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The Foundation of All Body Movements

Do you want to take your training and racing to a whole new level? For most of us, the answer is a quick Yes, followed by, Whats it going to cost me? Well, my friend today is your lucky day. There is no monetary cost involved here. In fact, the only cost is about 20-30 minutes a week and it can easily be tacked onto the beginning or end of a training session.

When professional triathletes are asked, What is their secret to speed? many will tell you it is a strong core that ultimately allows them to perform at a very high level.  Of course there are other factors and skills that many of us do not have, but ultimately it is a strong core that allows one to maintain proper form throughout the three disciplines and operate in our most efficient state.

If you were to ask someone to point to their core, most people would point to their six pack (or where their six pack should be) and call it a day. This is a common misconception and while it is partially correct, your abs are only part of your core. Below are the 5 or so parts that make up your core along with a little illustration.

                                                             

         Transverse Abdominis (TVA): The deepest of the abdominal muscles, this lies under the obliques (muscles of your waist). It acts like a weight belt, wrapping around your spine for protection and stability.

         External Obliques: These muscles are on the side and front of the abdomen, around your waist.

         Internal Obliques: These muscles lie under the external obliques, running in the opposite direction.

         Rectus Abdominis: The Rectus Abdominis is a long muscle that extends along the front of the abdomen. This is the 'six-pack' part of the abs that becomes visible with reduced body fat.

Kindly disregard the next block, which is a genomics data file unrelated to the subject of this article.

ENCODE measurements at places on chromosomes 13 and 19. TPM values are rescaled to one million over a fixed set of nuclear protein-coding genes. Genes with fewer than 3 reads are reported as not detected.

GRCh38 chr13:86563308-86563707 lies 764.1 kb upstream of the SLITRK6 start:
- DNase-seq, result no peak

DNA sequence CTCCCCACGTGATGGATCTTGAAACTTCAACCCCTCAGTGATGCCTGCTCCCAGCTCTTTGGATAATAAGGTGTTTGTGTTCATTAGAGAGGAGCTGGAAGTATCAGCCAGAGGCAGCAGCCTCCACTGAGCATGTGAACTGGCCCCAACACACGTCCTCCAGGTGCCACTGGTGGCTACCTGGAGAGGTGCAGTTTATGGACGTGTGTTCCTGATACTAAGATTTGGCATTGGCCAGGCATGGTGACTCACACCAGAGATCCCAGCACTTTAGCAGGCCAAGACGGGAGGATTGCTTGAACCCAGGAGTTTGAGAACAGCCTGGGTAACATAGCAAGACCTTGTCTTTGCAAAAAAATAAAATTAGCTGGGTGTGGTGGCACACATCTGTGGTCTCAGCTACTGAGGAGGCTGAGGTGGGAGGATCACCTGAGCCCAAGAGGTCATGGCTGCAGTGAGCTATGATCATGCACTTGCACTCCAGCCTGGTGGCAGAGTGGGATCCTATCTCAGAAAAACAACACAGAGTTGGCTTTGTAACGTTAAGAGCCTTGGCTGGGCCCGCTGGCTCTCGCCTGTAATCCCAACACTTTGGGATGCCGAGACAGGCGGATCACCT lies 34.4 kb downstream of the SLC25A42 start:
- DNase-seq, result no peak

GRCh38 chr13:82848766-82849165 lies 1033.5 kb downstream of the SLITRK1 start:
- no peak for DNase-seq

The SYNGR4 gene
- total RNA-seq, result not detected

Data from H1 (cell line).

Erector Spinae: The erector spinae is actually a collection of three muscles along your neck to your lower back.

 

Generally speaking, your core is the foundation of all body movements required in triathlon. It serves to provide stability, support, and a solid base for the rest of the body to function maximally. In addition, a strong core promotes optimal body alignment, which helps reduce fatigue. This is clearly essential especially when racing in Half and Full Iron distances.

It is important to note that specific core exercises should only be done 2-3 times a week for about 10-15 minutes each time. And remember quality is always better then quantity. There are a ton of great core exercises out there, but the two that I feel you get the biggest bang for your buck would be the plank and side plank.
 

We put together a video with 10 effective Core & Ab exercises designed with the triathlete and endurance athlete in mind. Click HERE to view. Enjoy!


Written By: Coach Chris

Chris@RidgewoodTriAthlete.com

Owner, Ridgewood Tri Athlete LLC
USAT Certified Coach
USA Cycling Coach
www.RidgewoodTriAthlete.com